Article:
It is early in the morning of 26 January. In the headquarters of the Preparatory Commission for the Comprehensive Nuclear-Test-Ban Treaty Organization (CTBTO) in Vienna, Austria, representatives of Member States together with CTBTO experts watch a live video feed of a large conventional explosion in the Israeli desert.
The detonation was part of an international experiment organized by the CTBTO in cooperation with 21 countries from around the world. “This is a crucial test for the infrasound technology, an important component of our monitoring system,” said Tibor Tóth, Executive Secretary of the CTBTO.
Infrasound detects low frequency sound waves, inaudible to the human ear, and is used by the CTBTO to detect nuclear explosions in the atmosphere.
The International Monitoring System (IMS) consists of almost 340 installations around the world that watch over the planet to detect signs of a nuclear explosion. The 60 infrasound stations are part of that system.
The infrasound technology is relatively young. Scientific and technological attention declined after atmospheric nuclear tests were banned by the 1963 Partial Test Ban Treaty. “The CTBT and our monitoring system brought infrasound back to life,” Tóth told the gathering.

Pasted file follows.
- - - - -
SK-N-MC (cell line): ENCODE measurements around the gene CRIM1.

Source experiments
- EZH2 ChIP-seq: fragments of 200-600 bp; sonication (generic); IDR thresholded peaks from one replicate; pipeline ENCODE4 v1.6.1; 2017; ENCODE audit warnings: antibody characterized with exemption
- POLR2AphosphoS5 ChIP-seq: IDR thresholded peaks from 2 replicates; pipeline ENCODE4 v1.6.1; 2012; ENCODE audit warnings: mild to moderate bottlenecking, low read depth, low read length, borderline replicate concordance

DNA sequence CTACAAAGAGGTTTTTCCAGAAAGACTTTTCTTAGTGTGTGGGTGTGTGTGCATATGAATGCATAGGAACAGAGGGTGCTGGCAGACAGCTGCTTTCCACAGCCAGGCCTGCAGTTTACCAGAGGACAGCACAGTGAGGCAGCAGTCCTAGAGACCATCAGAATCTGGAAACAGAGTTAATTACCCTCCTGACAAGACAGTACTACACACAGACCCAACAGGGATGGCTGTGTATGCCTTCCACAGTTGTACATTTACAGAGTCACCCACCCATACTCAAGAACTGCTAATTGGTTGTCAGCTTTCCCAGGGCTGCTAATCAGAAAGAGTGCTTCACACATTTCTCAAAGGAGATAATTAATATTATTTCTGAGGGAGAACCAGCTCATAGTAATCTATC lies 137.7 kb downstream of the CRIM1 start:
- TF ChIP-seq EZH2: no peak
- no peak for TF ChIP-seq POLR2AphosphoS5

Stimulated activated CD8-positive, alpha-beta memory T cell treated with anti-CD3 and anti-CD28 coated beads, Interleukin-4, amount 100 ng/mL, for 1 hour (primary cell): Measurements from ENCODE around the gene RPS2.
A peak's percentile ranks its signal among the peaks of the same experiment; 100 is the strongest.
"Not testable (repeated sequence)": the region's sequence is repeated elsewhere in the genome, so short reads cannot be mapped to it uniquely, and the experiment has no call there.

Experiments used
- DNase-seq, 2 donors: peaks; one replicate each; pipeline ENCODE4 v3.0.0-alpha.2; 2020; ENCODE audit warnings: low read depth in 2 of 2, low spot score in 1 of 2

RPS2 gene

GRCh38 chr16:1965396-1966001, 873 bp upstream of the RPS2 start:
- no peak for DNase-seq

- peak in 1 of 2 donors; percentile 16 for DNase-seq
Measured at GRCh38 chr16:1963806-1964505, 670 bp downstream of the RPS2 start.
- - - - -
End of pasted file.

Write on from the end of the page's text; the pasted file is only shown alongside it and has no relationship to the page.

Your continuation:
Monitoring of the blast in the Negev desert was widespread: 25 mobile infrasound sensors deployed in 15 European and Middle Eastern countries stood ready to register the sound waves emanating from the explosion. Conducted in a controlled environment, the detonation is expected to generate important ground-truth information for the calibration and fine-tuning of infrasound sensors and infrasound data processing tools.
It’s calm again in the Negev desert. The dust lifted by the blast has settled. But, the work has only just begun. International scientific experts and CTBTO specialists are now sifting through a host of data from the explosion, assessing the information and starting to plan the next steps towards completing the build-up of the IMS infrasound network.